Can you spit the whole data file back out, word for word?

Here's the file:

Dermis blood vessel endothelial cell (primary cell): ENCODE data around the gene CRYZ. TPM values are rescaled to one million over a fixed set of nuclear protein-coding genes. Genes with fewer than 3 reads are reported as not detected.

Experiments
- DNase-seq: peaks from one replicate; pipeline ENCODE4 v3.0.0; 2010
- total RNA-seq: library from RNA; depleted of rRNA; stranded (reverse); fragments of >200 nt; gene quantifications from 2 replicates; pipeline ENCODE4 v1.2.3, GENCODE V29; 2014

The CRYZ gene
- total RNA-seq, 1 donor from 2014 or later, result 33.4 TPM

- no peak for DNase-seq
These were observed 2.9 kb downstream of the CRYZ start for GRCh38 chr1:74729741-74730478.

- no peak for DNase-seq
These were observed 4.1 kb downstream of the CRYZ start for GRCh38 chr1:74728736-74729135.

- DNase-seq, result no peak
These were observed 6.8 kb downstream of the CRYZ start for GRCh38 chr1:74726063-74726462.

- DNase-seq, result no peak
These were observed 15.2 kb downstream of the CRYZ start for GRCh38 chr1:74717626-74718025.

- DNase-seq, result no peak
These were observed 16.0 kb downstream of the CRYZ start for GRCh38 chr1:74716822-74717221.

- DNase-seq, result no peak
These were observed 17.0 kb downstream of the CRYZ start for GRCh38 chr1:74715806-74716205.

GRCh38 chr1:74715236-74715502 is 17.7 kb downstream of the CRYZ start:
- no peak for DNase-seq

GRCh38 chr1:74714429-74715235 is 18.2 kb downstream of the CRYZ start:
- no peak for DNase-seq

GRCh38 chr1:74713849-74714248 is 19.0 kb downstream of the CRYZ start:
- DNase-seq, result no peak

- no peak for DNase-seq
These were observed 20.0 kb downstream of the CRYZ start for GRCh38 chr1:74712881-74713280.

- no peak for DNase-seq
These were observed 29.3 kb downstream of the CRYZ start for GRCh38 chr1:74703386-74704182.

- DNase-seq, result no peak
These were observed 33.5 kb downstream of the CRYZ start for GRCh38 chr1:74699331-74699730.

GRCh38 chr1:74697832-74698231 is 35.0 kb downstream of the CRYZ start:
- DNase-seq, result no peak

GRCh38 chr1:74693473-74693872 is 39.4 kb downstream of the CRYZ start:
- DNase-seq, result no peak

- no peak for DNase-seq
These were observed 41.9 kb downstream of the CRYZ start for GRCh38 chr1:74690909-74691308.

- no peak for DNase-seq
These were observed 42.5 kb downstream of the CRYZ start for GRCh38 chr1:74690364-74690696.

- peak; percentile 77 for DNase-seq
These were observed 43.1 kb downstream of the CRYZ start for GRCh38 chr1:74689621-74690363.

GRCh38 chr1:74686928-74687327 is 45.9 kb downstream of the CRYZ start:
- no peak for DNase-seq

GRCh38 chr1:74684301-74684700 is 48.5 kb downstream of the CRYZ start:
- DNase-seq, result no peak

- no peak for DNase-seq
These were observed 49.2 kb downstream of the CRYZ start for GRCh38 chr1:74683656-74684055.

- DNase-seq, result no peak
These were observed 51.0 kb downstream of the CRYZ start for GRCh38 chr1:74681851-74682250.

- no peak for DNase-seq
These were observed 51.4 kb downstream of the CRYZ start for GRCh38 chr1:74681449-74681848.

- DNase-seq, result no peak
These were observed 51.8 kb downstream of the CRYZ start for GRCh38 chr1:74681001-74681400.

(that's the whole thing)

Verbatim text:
Dermis blood vessel endothelial cell (primary cell): ENCODE data around the gene CRYZ. TPM values are rescaled to one million over a fixed set of nuclear protein-coding genes. Genes with fewer than 3 reads are reported as not detected.

Experiments
- DNase-seq: peaks from one replicate; pipeline ENCODE4 v3.0.0; 2010
- total RNA-seq: library from RNA; depleted of rRNA; stranded (reverse); fragments of >200 nt; gene quantifications from 2 replicates; pipeline ENCODE4 v1.2.3, GENCODE V29; 2014

The CRYZ gene
- total RNA-seq, 1 donor from 2014 or later, result 33.4 TPM

- no peak for DNase-seq
These were observed 2.9 kb downstream of the CRYZ start for GRCh38 chr1:74729741-74730478.

- no peak for DNase-seq
These were observed 4.1 kb downstream of the CRYZ start for GRCh38 chr1:74728736-74729135.

- DNase-seq, result no peak
These were observed 6.8 kb downstream of the CRYZ start for GRCh38 chr1:74726063-74726462.

- DNase-seq, result no peak
These were observed 15.2 kb downstream of the CRYZ start for GRCh38 chr1:74717626-74718025.

- DNase-seq, result no peak
These were observed 16.0 kb downstream of the CRYZ start for GRCh38 chr1:74716822-74717221.

- DNase-seq, result no peak
These were observed 17.0 kb downstream of the CRYZ start for GRCh38 chr1:74715806-74716205.

GRCh38 chr1:74715236-74715502 is 17.7 kb downstream of the CRYZ start:
- no peak for DNase-seq

GRCh38 chr1:74714429-74715235 is 18.2 kb downstream of the CRYZ start:
- no peak for DNase-seq

GRCh38 chr1:74713849-74714248 is 19.0 kb downstream of the CRYZ start:
- DNase-seq, result no peak

- no peak for DNase-seq
These were observed 20.0 kb downstream of the CRYZ start for GRCh38 chr1:74712881-74713280.

- no peak for DNase-seq
These were observed 29.3 kb downstream of the CRYZ start for GRCh38 chr1:74703386-74704182.

- DNase-seq, result no peak
These were observed 33.5 kb downstream of the CRYZ start for GRCh38 chr1:74699331-74699730.

GRCh38 chr1:74697832-74698231 is 35.0 kb downstream of the CRYZ start:
- DNase-seq, result no peak

GRCh38 chr1:74693473-74693872 is 39.4 kb downstream of the CRYZ start:
- DNase-seq, result no peak

- no peak for DNase-seq
These were observed 41.9 kb downstream of the CRYZ start for GRCh38 chr1:74690909-74691308.

- no peak for DNase-seq
These were observed 42.5 kb downstream of the CRYZ start for GRCh38 chr1:74690364-74690696.

- peak; percentile 77 for DNase-seq
These were observed 43.1 kb downstream of the CRYZ start for GRCh38 chr1:74689621-74690363.

GRCh38 chr1:74686928-74687327 is 45.9 kb downstream of the CRYZ start:
- no peak for DNase-seq

GRCh38 chr1:74684301-74684700 is 48.5 kb downstream of the CRYZ start:
- DNase-seq, result no peak

- no peak for DNase-seq
These were observed 49.2 kb downstream of the CRYZ start for GRCh38 chr1:74683656-74684055.

- DNase-seq, result no peak
These were observed 51.0 kb downstream of the CRYZ start for GRCh38 chr1:74681851-74682250.

- no peak for DNase-seq
These were observed 51.4 kb downstream of the CRYZ start for GRCh38 chr1:74681449-74681848.

- DNase-seq, result no peak
These were observed 51.8 kb downstream of the CRYZ start for GRCh38 chr1:74681001-74681400.